Over the next two decades, the United States will experience an unprecedented shift of demographics and finances that will likely be felt by every American.

Baby Boomers, the generation of people born between 1944 and 1964, are expected to transfer $30 trillion in wealth to younger generations over the next many years. This jaw-dropping amount has led many journalists and financial experts to refer to the gradual event as the “great wealth transfer.”

In no prior time in the history of America has such a vast amount of wealth moved through the hands of generations.

As the baby boomer name suggests, this generation represented a sudden growth in population post World War II. After decades of prosperity and economic growth, this generation amassed significant financial wealth and control roughly 70% of all disposable income, according to a 2015 report by US News & World Report.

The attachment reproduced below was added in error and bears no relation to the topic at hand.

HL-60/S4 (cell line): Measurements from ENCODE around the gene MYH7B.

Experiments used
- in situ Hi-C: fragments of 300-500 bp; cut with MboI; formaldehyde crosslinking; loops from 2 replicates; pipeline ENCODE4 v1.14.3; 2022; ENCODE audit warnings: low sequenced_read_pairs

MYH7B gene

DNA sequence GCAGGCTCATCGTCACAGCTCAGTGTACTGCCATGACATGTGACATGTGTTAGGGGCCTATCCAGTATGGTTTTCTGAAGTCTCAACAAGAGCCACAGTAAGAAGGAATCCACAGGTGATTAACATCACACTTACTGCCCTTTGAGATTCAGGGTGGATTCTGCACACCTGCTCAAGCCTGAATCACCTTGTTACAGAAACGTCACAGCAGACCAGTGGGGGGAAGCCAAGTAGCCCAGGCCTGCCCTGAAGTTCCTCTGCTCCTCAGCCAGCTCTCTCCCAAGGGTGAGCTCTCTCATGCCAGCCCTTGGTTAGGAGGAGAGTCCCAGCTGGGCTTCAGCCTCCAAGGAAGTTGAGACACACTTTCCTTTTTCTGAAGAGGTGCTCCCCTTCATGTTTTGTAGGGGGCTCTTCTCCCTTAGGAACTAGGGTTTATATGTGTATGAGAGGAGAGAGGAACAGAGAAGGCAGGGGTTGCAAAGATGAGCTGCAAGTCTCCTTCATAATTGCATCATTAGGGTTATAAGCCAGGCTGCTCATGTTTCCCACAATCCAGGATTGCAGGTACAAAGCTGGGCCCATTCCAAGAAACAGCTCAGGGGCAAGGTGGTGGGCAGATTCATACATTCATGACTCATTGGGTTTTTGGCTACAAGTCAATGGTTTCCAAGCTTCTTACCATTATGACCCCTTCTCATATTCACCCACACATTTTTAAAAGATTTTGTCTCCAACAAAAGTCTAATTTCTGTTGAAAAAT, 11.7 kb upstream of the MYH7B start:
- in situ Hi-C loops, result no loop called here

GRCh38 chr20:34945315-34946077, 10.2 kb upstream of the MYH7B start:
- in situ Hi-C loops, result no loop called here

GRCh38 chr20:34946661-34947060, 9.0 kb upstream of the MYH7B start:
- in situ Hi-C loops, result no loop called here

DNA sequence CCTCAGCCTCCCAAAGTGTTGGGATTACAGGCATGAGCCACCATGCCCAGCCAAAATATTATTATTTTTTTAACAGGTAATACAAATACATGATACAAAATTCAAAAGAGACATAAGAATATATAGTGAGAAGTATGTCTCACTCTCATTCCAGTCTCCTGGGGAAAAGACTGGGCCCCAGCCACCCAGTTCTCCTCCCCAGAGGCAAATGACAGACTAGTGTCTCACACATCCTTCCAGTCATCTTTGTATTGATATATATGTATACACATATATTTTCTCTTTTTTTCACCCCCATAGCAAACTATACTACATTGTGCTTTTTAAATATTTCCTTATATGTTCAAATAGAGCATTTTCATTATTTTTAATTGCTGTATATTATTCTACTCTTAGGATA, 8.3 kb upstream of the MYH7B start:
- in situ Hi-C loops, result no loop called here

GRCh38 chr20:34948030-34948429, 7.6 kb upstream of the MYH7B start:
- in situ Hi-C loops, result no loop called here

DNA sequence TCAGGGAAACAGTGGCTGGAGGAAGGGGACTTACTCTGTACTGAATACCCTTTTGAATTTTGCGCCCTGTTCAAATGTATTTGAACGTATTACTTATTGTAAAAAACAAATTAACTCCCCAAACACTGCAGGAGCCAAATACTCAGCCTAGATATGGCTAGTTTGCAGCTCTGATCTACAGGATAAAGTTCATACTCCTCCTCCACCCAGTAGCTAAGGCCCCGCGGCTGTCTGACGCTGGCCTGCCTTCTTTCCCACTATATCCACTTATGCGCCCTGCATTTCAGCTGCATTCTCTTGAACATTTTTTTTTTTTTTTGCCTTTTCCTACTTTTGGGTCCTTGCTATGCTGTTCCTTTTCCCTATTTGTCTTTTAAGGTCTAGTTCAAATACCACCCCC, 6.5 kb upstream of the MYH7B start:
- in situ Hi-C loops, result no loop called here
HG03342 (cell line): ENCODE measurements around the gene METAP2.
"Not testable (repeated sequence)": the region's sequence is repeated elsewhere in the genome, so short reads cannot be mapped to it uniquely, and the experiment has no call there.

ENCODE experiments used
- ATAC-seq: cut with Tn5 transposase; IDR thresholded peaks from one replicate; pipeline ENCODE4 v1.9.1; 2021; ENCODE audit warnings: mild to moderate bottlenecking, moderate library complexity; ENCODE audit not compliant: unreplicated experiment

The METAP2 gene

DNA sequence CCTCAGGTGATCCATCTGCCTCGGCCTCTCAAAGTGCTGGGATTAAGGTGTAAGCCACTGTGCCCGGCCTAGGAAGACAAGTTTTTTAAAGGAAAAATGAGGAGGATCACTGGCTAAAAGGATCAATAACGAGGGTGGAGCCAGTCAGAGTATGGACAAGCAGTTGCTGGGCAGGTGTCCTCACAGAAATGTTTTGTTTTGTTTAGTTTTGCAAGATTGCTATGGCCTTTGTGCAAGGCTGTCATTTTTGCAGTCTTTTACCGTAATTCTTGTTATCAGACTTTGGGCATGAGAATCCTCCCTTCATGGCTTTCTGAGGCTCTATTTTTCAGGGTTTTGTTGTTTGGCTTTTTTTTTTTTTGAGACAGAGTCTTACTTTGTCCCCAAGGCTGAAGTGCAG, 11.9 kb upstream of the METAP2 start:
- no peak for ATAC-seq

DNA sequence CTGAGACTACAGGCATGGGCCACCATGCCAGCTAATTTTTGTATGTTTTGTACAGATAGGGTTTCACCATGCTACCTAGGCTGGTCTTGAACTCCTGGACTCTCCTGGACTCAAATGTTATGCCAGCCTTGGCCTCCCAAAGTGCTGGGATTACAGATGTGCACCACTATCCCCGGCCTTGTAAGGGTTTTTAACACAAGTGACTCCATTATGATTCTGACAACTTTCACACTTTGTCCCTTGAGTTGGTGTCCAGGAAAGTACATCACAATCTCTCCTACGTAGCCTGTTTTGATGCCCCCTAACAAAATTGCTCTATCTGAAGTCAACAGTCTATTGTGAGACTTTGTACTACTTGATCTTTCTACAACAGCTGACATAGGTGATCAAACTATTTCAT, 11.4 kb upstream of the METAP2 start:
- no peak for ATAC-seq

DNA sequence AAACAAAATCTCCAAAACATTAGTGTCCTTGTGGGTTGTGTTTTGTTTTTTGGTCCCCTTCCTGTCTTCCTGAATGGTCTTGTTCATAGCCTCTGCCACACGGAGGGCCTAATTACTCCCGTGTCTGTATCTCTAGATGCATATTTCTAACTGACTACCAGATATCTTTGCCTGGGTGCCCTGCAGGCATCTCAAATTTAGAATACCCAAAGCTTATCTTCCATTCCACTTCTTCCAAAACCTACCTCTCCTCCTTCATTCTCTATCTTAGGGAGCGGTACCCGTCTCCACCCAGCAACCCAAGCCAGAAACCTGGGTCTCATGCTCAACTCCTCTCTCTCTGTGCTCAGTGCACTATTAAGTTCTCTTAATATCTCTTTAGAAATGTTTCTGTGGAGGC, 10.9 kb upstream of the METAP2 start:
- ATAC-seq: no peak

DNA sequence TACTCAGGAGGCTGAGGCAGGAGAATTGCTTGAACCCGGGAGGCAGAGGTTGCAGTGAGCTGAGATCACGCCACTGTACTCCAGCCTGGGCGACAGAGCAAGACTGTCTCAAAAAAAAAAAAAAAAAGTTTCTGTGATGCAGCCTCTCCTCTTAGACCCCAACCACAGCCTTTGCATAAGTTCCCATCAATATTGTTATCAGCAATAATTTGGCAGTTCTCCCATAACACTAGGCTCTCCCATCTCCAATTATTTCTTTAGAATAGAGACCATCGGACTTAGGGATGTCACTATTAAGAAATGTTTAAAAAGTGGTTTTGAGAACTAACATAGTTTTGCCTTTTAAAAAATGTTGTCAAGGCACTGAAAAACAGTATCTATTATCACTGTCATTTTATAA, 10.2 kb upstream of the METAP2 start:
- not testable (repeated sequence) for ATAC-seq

So, when this $30 trillion starts to change hands, what will this mean for everyone else?

The answer is complex and will be different depending on who you are and how much of that money is controlled by you, your parents or grandparents. Still, the effects will be far-reaching and will create opportunities for everyone.

Experts are conflicted about where large sums may end up once it’s in the hands of heirs and beneficiaries because it will be largely influenced by the condition of the stock market at that time, as well as what tax and estate laws are on the books. Stocks and bonds may be a solid place to park money in right now but that doesn’t necessarily hold true tomorrow. 

Furthermore, as a 2018 study from Bankrate.com suggests, Millennials are less willing to invest money in the market than previous generations. This could signal a larger and long-term shift of wealth out of the market into other areas.

Read the rest of Mark Hall’s article at Forbes